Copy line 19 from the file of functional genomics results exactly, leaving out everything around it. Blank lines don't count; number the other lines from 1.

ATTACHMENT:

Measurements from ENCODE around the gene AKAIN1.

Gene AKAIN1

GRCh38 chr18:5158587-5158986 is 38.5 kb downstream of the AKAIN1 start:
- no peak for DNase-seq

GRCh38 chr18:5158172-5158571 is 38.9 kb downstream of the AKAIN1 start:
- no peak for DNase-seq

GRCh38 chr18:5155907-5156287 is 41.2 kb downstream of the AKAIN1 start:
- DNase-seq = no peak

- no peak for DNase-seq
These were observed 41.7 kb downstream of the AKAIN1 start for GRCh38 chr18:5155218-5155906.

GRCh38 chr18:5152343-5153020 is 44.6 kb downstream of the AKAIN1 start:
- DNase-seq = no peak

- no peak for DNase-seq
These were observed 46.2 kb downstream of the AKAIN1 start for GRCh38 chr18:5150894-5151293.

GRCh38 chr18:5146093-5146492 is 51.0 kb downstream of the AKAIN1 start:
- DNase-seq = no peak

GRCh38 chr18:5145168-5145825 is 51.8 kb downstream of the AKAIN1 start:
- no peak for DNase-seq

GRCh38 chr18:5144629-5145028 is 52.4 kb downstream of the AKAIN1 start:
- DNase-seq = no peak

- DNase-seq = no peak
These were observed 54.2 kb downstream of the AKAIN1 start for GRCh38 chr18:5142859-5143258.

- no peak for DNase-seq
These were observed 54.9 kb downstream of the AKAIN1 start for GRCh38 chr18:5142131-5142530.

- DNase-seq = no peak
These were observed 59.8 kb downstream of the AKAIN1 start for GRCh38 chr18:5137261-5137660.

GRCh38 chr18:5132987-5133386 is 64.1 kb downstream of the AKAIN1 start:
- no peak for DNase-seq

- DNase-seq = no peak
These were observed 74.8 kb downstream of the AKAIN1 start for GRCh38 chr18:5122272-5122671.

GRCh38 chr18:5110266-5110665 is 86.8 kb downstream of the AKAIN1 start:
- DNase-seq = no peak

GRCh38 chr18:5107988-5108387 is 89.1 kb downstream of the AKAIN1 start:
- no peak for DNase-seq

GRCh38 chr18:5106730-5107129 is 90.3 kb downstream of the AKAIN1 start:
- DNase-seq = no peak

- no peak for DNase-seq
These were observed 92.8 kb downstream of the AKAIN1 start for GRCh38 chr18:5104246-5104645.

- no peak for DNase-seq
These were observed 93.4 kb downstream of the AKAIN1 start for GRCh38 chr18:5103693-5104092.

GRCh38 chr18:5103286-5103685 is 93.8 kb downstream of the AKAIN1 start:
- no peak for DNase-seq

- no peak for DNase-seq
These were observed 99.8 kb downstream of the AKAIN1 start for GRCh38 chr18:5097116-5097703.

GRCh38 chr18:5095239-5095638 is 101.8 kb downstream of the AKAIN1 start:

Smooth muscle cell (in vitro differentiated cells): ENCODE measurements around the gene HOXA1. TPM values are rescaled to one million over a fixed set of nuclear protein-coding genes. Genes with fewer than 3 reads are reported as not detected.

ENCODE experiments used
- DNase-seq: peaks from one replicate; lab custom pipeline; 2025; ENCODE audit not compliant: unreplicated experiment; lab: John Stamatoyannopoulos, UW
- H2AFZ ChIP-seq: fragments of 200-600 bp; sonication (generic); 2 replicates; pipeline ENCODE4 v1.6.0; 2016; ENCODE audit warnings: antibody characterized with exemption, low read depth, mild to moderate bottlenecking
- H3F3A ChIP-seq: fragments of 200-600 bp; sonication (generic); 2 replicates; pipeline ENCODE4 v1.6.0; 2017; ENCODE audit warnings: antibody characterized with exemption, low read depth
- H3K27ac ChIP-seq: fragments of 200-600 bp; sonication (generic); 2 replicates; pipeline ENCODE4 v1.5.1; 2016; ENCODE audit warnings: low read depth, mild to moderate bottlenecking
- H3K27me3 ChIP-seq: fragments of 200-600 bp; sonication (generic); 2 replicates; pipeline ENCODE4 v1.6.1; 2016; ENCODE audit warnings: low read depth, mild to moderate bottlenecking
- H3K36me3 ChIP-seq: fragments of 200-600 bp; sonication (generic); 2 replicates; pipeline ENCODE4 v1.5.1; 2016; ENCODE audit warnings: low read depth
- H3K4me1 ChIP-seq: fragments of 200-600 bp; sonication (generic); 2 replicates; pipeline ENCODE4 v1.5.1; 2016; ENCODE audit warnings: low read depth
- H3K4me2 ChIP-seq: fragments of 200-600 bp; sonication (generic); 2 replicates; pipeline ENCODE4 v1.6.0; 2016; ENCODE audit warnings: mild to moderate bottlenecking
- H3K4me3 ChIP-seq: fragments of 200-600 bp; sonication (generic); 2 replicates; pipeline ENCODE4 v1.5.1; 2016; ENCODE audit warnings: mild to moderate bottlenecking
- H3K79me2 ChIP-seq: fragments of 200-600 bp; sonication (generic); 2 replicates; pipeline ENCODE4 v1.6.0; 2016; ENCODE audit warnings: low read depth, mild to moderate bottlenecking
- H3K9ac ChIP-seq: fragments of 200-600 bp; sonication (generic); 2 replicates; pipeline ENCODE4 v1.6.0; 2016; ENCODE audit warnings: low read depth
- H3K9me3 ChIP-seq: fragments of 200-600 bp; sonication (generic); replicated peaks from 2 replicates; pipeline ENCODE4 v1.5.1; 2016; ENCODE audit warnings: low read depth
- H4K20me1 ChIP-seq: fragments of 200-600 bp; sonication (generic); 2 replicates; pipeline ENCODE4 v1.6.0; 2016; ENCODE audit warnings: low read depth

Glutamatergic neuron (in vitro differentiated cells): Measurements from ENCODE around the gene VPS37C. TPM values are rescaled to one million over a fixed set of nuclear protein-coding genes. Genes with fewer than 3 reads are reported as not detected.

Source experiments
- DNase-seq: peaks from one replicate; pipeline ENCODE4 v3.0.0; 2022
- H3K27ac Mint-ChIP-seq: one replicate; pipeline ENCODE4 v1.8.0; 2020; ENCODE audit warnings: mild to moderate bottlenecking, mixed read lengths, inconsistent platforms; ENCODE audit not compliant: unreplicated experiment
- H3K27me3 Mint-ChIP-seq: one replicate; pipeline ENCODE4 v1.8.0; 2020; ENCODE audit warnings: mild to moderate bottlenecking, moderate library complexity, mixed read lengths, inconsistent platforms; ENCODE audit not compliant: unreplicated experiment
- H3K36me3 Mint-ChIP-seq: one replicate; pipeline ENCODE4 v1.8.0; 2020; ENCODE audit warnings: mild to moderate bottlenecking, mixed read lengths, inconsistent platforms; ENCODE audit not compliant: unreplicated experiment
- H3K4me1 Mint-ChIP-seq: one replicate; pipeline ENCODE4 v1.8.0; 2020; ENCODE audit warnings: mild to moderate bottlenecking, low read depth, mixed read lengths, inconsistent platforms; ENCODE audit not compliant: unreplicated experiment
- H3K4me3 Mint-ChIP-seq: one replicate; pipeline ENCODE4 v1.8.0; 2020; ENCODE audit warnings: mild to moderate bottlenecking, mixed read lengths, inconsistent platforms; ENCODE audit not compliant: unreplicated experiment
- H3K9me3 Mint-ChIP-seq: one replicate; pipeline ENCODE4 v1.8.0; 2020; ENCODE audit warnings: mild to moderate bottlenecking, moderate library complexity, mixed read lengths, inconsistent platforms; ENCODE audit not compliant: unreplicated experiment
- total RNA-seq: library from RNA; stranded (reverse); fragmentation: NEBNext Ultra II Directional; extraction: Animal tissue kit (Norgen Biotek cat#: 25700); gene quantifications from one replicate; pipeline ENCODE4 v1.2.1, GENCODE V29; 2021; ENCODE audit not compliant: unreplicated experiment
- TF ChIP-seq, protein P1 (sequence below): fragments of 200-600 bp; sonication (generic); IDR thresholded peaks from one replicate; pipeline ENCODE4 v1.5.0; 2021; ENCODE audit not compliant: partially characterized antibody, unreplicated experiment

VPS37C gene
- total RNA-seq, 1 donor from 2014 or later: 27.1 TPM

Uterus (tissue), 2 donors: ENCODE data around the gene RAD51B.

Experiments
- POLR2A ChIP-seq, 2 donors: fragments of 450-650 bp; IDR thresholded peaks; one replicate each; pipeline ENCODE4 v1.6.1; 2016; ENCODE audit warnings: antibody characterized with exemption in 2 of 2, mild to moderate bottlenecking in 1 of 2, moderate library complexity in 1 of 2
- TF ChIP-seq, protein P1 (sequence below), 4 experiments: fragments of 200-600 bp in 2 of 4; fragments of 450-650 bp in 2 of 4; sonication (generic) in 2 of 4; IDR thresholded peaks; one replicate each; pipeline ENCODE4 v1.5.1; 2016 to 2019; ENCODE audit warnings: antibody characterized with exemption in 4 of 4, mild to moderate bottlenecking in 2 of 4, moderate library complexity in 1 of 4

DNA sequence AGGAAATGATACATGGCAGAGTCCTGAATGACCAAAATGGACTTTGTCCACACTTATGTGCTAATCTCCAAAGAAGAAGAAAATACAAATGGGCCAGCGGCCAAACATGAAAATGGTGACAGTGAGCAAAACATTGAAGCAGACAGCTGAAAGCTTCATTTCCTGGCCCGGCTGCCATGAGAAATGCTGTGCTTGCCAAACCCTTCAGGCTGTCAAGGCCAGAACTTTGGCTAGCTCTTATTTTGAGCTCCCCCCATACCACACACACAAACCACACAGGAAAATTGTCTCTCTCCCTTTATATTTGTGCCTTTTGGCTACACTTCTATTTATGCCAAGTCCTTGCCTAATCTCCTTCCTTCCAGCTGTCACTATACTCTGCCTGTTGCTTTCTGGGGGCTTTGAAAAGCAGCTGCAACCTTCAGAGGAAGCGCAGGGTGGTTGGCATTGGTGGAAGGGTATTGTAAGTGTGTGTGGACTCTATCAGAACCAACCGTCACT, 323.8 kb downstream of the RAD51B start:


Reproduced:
GRCh38 chr18:5144629-5145028 is 52.4 kb downstream of the AKAIN1 start: